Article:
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The Seven Blessings, or Sheva Brachot, are a central part of the Jewish wedding ceremony, and they have deep roots. You may wonder how these blessings came to be, what they mean, and why they’re important. Wonder no more: we’re explaining the concluding Seventh Blessing of the Sheva Brachot, which has an interesting and inspiring source that may surprise you. This then leads us to the meaning behind the popular phrase “Kol Sasson V’Kol Simcha”.
Photography by Laibel Schwartz
The Seventh Blessing stems from Jeremiah chapter 7, verse 34, in which G-d warns his people, through the prophet Jeremiah that he “will banish from the cities of Judah and from the streets of Jerusalem the sound of joy and the sound of happiness…”
This is quite a solemn inspiration for a blessing at a wedding, but it is phrased much differently in the Sheva Brachot, “let there be speedily heard in the cities of Judah and in the streets of Jerusalem the sound of joy and the sound of happiness, the sound of a groom and the sound of a bride, the sound of exultation of grooms from under their chuppah, and youths from their joyous banquets. Blessed are You L-rd, who gladdens the groom with the bride.” This change of tone captures the joyfulness of the wedding and makes an appropriate conclusion to the Sheva Brachot.
Photography by Luminous Weddings
You may wonder why a blessing with such sorrowful roots of exile and defeat is so important, and its prominence is partly due to how the relationship between Jewish people and G-d works: it is often compared to that of the love between a bride and groom. This blessing applies the happiness of betrothal under the chuppah to the creation of new bonds, families, and commitments of love. In essence, it’s important because it conveys how a wedding is overseen and blessed by G-d.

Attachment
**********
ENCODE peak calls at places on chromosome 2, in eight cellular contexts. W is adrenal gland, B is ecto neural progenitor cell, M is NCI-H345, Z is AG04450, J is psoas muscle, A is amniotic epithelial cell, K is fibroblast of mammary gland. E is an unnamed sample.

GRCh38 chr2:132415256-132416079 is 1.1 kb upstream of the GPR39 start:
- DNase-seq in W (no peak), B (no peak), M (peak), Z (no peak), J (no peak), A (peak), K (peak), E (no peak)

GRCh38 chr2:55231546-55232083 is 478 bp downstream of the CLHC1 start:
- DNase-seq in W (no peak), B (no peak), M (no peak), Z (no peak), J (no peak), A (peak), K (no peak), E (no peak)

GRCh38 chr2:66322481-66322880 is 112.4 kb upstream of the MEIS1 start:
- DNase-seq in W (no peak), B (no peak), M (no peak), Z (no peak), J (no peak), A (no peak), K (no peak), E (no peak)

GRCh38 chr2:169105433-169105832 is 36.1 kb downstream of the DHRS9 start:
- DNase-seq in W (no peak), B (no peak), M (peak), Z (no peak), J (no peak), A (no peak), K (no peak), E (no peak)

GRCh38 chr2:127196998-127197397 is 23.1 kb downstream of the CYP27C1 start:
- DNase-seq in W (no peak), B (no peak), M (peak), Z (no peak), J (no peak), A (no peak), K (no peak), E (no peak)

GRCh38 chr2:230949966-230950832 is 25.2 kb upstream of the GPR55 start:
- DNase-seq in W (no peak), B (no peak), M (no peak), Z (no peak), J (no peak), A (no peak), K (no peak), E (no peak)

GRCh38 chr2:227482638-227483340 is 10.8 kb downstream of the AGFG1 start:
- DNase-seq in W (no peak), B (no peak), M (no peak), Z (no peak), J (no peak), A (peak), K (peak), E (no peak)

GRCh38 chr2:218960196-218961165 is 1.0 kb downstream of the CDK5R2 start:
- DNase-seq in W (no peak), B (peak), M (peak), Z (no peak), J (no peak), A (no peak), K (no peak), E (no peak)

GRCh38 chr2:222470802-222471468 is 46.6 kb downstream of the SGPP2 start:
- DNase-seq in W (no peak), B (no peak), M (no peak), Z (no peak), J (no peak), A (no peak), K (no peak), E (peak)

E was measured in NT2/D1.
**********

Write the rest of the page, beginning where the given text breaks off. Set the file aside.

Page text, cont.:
From Smashing The Glass
The Seventh Blessing of the Sheva Brachot is spoken under the chuppah, and once again at the conclusion of the wedding feast, over mixed wine from the bride and groom—another important illustration of the mingling of families in a wedding. The Seventh Blessing is often sung (Kol Sasson V’Kol Simcha) by friends and family as they dance the groom to the Bedeken ceremony, and again after the breaking of the glass. Finally, the blessing can also be shouted joyfully as guests follow the newlyweds to the Yichud room.
Round Micrographic Song of Songs By Enya Keshet
Sheva Brachot go beyond the wedding: the first week of married life is sometimes referred to as the Sheva Brachot Week, when friends and family continue the celebrations by hosting small festivities for the wedded couple, who are still regarded as royalty and treated appropriately. During this week, the Blessings themselves are recited after each festive meal.
Traditions like the Sheva Brachot and the singing of Kol Sasson V’Kol Simcha are so important because they remind us where we came from, the richness of our history, what our responsibilities are, and help us celebrate it joyfully.